It can synthesize books it is this kind of like I said, disembodied linguistic Super Brain that’s really extraordinary and has awesome implications and then maybe even more famously and more remarkably is this explosion of text to image a I like dolly And stable diffusion and these are programs that take prompts and turn them into extraordinary art.
18:10
So, for example, if you say, I want a picture of a cat, wearing a cowboy hat holding a scepter riding a unicorn on Venus in the post-impressionists van Gogh’s style, it can produce not just one, not just two, but several images in precisely that mode depicting precisely, that bizarre description of things.
18:34
To me first, like, like, I’m five and a high level.
How these AI image generators work?
What is the general concept behind the magic?
Yeah, it’s a great question and it’s something that, you know, in order to properly, explain it, we would probably need an hour and several computer science phds here with us to explain how it works.
18:57
It’s very, very complicated, but I’ll boil it down into, like, a very simplified like thing that, you know, people who actually understand this stuff will probably.
We write in and say like oh you took out, you know, 17 of the most important steps.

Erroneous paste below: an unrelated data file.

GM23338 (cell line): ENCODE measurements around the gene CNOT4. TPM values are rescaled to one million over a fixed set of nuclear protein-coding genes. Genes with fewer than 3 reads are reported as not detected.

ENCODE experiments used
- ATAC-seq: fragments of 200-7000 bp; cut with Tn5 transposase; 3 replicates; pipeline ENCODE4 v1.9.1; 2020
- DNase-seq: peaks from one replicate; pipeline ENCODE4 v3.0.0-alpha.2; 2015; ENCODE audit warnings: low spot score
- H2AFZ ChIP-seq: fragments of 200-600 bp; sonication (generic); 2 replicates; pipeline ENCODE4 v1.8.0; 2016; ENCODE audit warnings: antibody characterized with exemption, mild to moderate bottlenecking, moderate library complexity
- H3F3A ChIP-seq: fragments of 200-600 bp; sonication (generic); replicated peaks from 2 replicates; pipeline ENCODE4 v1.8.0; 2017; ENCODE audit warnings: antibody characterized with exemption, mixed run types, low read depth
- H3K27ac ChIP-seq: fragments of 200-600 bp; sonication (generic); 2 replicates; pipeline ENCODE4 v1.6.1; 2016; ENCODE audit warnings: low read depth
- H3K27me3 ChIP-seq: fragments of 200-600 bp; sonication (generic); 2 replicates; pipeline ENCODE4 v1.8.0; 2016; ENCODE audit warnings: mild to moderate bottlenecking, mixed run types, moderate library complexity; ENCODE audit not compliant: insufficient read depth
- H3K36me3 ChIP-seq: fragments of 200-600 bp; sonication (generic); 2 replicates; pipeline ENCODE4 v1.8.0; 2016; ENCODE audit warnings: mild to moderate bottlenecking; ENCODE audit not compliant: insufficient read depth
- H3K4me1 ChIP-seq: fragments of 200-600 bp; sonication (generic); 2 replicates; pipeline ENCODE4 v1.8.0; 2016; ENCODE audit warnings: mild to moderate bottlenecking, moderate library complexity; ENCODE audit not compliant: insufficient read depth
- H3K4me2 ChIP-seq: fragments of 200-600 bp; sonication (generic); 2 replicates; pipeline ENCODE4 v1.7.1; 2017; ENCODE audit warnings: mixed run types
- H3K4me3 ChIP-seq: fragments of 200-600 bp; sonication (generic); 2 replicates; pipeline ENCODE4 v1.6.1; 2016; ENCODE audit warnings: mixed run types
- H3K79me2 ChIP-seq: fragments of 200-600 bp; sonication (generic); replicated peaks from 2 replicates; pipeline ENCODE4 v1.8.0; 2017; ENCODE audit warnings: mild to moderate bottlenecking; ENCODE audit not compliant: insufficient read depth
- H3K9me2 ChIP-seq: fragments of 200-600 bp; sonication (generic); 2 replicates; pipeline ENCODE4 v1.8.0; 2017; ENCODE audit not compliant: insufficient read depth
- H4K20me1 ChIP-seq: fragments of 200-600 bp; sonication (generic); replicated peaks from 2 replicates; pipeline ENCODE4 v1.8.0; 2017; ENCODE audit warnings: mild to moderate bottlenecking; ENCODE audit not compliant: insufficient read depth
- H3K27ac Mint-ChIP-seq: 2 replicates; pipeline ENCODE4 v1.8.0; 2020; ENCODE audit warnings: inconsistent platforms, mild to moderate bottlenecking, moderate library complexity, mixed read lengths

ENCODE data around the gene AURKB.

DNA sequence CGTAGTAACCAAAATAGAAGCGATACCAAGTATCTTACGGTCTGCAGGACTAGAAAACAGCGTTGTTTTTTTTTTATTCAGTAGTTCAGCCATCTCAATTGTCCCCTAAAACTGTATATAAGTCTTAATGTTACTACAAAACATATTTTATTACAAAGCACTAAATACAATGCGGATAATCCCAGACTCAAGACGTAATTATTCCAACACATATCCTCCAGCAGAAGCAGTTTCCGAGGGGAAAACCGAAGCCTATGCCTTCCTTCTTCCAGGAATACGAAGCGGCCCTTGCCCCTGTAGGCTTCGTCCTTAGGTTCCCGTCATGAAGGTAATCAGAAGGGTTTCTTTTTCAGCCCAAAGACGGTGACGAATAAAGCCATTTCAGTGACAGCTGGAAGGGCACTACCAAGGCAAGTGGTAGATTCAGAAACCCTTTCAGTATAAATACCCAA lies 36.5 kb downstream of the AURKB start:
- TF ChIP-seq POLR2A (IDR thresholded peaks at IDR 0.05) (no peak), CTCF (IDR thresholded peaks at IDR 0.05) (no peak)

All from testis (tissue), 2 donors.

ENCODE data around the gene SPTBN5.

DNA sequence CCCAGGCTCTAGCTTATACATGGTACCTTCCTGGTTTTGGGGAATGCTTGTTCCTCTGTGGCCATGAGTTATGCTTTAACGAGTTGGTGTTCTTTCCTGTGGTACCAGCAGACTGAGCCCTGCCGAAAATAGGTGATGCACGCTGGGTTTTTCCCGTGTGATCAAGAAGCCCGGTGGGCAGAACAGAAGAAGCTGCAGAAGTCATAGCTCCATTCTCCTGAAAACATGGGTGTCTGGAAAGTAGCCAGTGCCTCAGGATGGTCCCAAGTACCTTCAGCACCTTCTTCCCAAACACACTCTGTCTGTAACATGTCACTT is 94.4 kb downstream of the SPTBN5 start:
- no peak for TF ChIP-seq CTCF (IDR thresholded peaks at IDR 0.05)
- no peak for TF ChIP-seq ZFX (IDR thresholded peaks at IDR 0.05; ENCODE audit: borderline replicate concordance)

But like here is my like maybe not explain like I’m 5 but maybe like explain like I’m 15 version of it.
19:14
So basically it’s a two-step process.
So first there’s an AI model.
That would the one that runs dolly is called clip and it has been trained on hundreds of millions of image text pairs.
19:30
So essentially they went out, they licensed a bunch of data.
And, and scraped a bunch of images from the open web, and these would be like things like, you know, social media images that have captions, or stock photos that have captions or newswire photos that have captions.
19:45
So they take, I think it was hundreds of millions of images and captions shove them into this giant AI model.
And then, basically tell it to figure out all of the relationships between not just these images and these texts examples.
20:01
But all figure out the relationships between all All text and all images.
It’s a little more complicated than that, but basically that’s how it works.
And then once that model, is sufficiently good and trained.
Then anything, any text that you throw at it like, you know, monkey riding a bicycle on.
20:20
Mars will give you something that’s reasonably, good.
And by the way, it’s not just like taking elements from images that exist.
It’s not taking a monkey, from one photo and a motorcycle.
From one photo, it’s actually like, generating these things Entirely a new and so they are their unique creations.
20:40
So okay.
That’s the first step step 1, this thing called clip.
And then there’s another model a second model that’s called a diffusion model and this one is pretty cool actually.
So basically the way it works is it takes images and then it adds random noise to them.